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  • God’s Eugenicist: Alexis Carrel and the Sociobiology of Decline
  • Robert A. Nye
Andrés Horacio Reggiani. God’s Eugenicist: Alexis Carrel and the Sociobiology of Decline. Berghahn Monographs in French Studies, vol. 6. New York: Berghahn Books, 2007. xviii + 242 pp. Ill. $80.00 (1-84545-172-4).

In this exemplary biography of the Nobel prize–winning surgeon Alexis Carrel, Andrés Reggiani manages to provide a balanced account of a man whose life had much about it that was unsavory. A lifelong misanthrope and cultural pessimist, Carrel (1873–1945) was a strange and apparently anachronistic character: an anti-democrat in a democratic century, a scientist hostile to the mainstream of modern materialistic medicine, and a mystically religious man who fervently believed in the biological regeneration of humankind. Along with combing the [End Page 751] archives and providing a clear account of Carrel’s life and work, Reggiani has given a full account of Carrel as an exemplar of the peculiar blend of spiritualism and scientific utopianism that was remarkably widespread in the era after 1870 in scientific and medical milieus throughout Europe and North America. But whereas most scientists attracted to the spiritual dimension were fascinated by spiritism, telepathy, and mediums, Carrel’s spiritualism was deeply influenced by mystical Catholicism, miracles, prayer, and healing.

Carrel was raised in a deeply Catholic family in the French Lyonnais. Trained as a surgeon at the Lyon Medical School, he showed an early gift for imaginative surgical procedures, inventing a revolutionary method for suturing blood vessels before the age of thirty. Despite this early success, he was unable to pass the medical exams for hospital practice and eventually migrated to North America, where he worked in medical labs in Montreal, Chicago, and eventually at the newly founded Rockefeller Institution in New York, where he spent his career until World War II. Carrel’s own explanation for this singular professional trajectory was discrimination on the part of the French medical elite, who failed to understand his youthful interest in the scientific validity of the healing miracles that occurred at the Catholic shrine at Lourdes. He thereafter nourished a hatred of the Republican political and medical elite that led him eventually into a professional and scientific collaboration with Vichy.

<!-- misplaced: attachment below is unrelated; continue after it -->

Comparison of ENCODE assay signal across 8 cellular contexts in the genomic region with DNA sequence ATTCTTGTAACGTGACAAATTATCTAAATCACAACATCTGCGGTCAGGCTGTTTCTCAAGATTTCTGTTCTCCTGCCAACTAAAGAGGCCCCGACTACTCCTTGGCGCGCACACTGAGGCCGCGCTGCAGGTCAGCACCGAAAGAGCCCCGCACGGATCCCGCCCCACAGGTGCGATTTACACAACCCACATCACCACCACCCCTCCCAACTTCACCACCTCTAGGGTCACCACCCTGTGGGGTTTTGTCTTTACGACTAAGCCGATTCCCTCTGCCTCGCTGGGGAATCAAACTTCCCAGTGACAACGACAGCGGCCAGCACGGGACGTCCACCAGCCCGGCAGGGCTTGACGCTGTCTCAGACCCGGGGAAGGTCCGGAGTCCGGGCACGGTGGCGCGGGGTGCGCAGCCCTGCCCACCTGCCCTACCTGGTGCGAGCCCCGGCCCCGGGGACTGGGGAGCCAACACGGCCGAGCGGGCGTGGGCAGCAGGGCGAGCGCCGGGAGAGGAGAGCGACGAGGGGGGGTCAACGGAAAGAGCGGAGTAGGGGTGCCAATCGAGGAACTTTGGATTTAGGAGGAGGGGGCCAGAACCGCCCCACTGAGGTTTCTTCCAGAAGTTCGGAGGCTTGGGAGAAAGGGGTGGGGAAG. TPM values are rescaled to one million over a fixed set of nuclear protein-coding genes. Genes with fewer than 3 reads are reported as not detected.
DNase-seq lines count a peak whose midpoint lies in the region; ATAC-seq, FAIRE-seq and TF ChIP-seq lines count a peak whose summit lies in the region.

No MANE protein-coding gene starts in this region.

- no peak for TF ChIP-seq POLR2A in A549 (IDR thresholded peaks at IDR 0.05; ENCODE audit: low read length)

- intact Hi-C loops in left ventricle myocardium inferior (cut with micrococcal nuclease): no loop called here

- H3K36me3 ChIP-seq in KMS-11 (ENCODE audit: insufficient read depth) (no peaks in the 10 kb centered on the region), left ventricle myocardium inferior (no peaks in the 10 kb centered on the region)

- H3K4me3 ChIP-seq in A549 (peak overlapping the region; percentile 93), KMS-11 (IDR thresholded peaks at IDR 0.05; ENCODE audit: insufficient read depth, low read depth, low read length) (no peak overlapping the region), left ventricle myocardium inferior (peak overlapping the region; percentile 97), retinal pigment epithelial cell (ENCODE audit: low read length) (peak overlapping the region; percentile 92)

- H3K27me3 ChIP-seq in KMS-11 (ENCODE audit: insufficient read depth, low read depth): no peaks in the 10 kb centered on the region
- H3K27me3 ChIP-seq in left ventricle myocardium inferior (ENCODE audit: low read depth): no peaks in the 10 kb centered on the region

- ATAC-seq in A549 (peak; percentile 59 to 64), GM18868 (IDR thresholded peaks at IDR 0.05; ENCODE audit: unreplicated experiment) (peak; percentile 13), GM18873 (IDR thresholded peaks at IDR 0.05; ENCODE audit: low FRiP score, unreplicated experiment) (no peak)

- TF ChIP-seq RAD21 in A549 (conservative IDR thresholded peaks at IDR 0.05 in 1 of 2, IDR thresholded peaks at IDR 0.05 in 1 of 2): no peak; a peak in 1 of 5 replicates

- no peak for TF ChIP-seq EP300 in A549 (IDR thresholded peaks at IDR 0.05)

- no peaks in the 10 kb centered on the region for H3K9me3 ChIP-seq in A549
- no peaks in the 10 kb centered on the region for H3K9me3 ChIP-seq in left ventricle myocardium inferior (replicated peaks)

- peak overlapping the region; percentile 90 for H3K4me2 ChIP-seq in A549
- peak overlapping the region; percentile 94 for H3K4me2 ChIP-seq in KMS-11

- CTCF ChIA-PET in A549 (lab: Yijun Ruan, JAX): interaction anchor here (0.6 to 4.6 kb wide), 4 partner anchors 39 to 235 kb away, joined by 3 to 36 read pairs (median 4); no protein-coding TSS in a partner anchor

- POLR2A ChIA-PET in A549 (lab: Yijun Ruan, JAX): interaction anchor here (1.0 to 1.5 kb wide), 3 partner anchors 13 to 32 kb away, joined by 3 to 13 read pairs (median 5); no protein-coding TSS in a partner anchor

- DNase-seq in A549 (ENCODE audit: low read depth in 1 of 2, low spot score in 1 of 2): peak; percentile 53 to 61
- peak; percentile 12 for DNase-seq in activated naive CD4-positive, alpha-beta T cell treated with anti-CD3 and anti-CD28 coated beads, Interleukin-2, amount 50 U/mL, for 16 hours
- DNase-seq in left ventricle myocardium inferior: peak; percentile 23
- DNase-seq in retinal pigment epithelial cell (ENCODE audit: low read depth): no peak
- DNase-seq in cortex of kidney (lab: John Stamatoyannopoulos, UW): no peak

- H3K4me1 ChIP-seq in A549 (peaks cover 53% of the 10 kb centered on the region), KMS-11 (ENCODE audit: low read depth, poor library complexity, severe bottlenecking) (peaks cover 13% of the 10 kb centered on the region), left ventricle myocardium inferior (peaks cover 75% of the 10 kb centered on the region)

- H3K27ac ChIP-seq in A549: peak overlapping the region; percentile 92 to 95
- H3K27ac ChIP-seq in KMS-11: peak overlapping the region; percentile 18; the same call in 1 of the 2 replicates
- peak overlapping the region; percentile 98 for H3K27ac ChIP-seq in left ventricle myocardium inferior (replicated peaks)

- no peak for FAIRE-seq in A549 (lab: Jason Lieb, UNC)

While working at the Rockefeller Institute, Carrel adapted his vessel-suturing techniques to the more ambitious problem of organ transplants. Though his work proved difficult for others to reproduce, Carrel became expert at providing ultra-sterile environments for performing these surgeries and addressed himself as well to the biology of tissue rejection, which he found to be directly related to the biological differences between donors and receptors. Because he was able to keep tissues alive for considerable periods outside the human body, he was praised as a kind of medical magician and was awarded the Nobel Prize for his work in 1912. Though he later co-invented (with Charles Lindbergh, a lifelong friend) a perfusion pump that enabled him to keep organ tissue alive for considerable periods of time, Carrel’s real interests lay elsewhere.

In 1935 he published L’Homme cet inconnu (Man the Unknown in English), a book whose premise was that humans were degenerating both physically and morally in the urban, industrial, and secular environment of modern civilization. Natural selection no longer operated to reject the weak, the imbecile, or the deviant; the emerging welfare states not only kept them alive but recognized them as full citizens, which Carrel believed was a defect typical of democratic societies. In a vision reminiscent of Auguste Comte, Carrel wrote of “scientist-monks” who would intervene to biologically regenerate humanity and reintegrate the lost spiritual dimension of human life into the improved organism. His scheme for accomplishing this task would be an intensive testing and differentiation of human beings to whom a series of voluntary eugenic solutions would be applied. Carrel’s models for this perfecting of humankind were drawn from racial norms of health and fitness that inspired many of the fascist and racial movements in twentieth-century Europe and North America. [End Page 752]

In the last chapters of the book Reggiani shows us how Carrel was led to return to France...


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